We told the story of how Isfahan in Iran became the City of Polish Children during the Second World War. Thousands of Polish military and civilian refugees journeyed from the Soviet Union to Iran.. One poignant statistic stands out: in January 1943 the camp in the city of Isfahan contained 2,457 civilian refugees, of which 2,043 were children.

Group photo Isfahan

Group photo of older children at one of the children's homes in Isfahan. Reproduced with kind permission from the personal collection of Dioniza Choros, Kresy, Siberia Virtual Museum

Portrait of Polish refugee children, taken by Abolghasem Jala between 1942-1944. Abolghasem Jala took thousands of portraits of Polish refugees during his time in Isfahan at the Sharq photographic studio. Abolghasem Jala Photographic Collection, Endangered Archives Programme, EAP001/7/1


In 1847 a book called Real Life in India offered advice to British ladies going to live in India. This covered clothing, equipment for the voyage, household management, and ways of passing the time. Women were told to take six mosquito sleeping drawers and to learn the art of piano tuning.

India - ladies' equipmentFrom Real Life in India by An Old Resident (London, 1847)  Noc


And finally we treated you to the untold life of a paper bag!

  Paper bag Evan 9195Evan.9195 Noc

The bag reveals that Indian sweetmeats were being sold in London in the late 19th century, much earlier than most people would expect. This lovely piece of ephemera was displayed at Connecting Stories: Our British Asian Heritage, an exhibition at the Library of Birmingham which ran from July to November 2017.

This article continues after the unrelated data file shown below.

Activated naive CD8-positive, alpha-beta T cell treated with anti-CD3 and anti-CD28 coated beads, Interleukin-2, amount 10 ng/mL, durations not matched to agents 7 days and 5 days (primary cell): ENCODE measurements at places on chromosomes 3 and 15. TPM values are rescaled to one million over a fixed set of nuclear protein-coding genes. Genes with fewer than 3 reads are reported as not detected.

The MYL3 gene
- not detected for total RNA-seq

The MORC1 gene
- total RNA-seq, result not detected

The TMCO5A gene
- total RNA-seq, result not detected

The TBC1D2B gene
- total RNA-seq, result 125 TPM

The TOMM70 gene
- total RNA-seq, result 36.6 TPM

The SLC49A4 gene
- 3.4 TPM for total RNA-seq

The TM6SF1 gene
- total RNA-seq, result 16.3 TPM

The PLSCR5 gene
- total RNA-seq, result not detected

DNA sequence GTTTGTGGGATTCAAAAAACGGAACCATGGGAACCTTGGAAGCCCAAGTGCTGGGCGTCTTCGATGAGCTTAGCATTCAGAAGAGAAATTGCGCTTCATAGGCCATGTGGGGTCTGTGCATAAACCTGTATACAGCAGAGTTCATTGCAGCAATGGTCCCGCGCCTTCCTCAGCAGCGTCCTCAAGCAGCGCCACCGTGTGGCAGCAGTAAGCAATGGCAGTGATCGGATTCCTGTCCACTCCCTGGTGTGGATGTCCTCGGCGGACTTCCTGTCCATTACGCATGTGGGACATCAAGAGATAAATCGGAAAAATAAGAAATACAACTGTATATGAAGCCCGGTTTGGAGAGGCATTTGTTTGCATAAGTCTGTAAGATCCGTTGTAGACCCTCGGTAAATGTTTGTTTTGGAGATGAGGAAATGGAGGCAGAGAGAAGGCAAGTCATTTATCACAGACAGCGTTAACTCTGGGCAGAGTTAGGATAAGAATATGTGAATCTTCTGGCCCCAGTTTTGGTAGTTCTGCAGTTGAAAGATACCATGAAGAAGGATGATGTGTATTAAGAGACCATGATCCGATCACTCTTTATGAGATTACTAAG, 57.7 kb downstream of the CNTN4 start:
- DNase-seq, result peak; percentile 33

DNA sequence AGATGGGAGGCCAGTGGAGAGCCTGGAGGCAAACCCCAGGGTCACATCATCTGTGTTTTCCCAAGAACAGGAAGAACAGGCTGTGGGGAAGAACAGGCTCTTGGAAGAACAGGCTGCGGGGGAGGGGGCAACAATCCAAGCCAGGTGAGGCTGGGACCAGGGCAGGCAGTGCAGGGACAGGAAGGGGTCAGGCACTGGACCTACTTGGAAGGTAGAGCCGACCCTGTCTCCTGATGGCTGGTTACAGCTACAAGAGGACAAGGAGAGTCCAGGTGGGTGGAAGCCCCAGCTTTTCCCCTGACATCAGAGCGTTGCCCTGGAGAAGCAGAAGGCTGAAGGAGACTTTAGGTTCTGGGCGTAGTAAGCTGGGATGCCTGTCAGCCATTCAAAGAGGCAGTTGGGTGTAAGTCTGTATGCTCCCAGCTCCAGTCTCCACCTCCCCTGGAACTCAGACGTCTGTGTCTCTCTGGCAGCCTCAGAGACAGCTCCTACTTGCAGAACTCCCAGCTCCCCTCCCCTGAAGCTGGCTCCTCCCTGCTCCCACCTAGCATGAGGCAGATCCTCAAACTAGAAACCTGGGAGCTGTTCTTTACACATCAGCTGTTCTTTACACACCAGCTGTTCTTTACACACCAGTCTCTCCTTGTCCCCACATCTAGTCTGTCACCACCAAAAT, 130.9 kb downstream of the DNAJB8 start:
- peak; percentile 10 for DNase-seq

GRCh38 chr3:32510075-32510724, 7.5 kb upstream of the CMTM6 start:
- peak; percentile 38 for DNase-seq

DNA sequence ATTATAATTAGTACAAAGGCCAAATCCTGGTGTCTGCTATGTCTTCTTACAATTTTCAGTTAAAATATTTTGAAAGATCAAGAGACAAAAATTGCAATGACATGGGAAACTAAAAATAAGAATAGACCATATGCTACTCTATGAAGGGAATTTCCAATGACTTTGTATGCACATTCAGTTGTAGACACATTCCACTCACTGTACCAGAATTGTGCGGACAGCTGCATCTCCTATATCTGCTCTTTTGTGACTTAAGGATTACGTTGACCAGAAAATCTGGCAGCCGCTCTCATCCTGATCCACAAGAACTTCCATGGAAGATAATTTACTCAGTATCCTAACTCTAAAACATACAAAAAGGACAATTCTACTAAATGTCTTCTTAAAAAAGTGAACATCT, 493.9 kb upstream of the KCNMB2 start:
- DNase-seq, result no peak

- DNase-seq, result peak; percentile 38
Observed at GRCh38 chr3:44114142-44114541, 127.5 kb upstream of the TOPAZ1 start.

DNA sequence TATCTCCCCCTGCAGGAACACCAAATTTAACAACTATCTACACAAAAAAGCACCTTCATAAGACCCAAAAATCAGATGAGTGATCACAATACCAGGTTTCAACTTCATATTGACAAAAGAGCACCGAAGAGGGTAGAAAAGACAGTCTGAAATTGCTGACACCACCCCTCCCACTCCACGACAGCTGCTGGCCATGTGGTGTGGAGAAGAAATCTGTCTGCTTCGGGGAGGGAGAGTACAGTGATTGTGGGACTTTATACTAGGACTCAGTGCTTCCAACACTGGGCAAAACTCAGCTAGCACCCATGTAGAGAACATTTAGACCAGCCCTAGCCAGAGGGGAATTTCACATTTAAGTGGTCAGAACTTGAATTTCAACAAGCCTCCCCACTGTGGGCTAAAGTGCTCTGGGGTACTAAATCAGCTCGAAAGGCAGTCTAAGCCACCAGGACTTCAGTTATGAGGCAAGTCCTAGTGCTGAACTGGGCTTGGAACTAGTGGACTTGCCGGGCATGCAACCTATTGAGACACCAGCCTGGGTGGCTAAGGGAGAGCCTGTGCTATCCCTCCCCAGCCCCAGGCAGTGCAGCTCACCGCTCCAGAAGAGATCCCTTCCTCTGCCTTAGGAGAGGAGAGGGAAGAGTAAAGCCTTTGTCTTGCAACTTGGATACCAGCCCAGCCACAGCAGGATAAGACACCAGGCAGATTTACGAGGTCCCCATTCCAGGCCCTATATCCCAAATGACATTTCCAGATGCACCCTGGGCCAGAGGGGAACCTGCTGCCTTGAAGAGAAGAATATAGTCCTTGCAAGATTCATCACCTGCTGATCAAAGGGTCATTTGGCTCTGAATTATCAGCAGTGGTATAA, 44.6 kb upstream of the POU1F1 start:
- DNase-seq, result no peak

We hope that you have enjoyed revisiting these fascinating stories as much as we did. Who knows what our great contributors have in store for you in 2018?

Twittter takeover posterNoc

A Happy New Year to all our readers!

Margaret Makepeace
Lead Curator, East India Company Records


08 December 2017

Hostess with the mostest… and so much more: introducing the Ishbel MacDonald Archive

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Imagine the Prime Minister having to pay to run Downing Street out of her own pocket – seems unreasonable from today’s perspective, but until fairly recently this was an expectation for the British Prime Minister. The recently acquired archive of Ishbel Peterkin née MacDonald (1903-1982) sheds light on the burdens of this. Ishbel was the eldest daughter of Ramsay MacDonald, the first Prime Minister for the Labour Party in the UK, first in 1924 and again from 1929 to 1935. When Ishbel’s mother Margaret passed away in 1911 Ishbel acted as her father’s host during his political career living alongside him at 10 Downing Street and running the house.